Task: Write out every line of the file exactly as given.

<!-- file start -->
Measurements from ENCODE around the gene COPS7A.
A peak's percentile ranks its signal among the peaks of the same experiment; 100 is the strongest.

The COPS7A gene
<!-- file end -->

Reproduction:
Measurements from ENCODE around the gene COPS7A.
A peak's percentile ranks its signal among the peaks of the same experiment; 100 is the strongest.

The COPS7A gene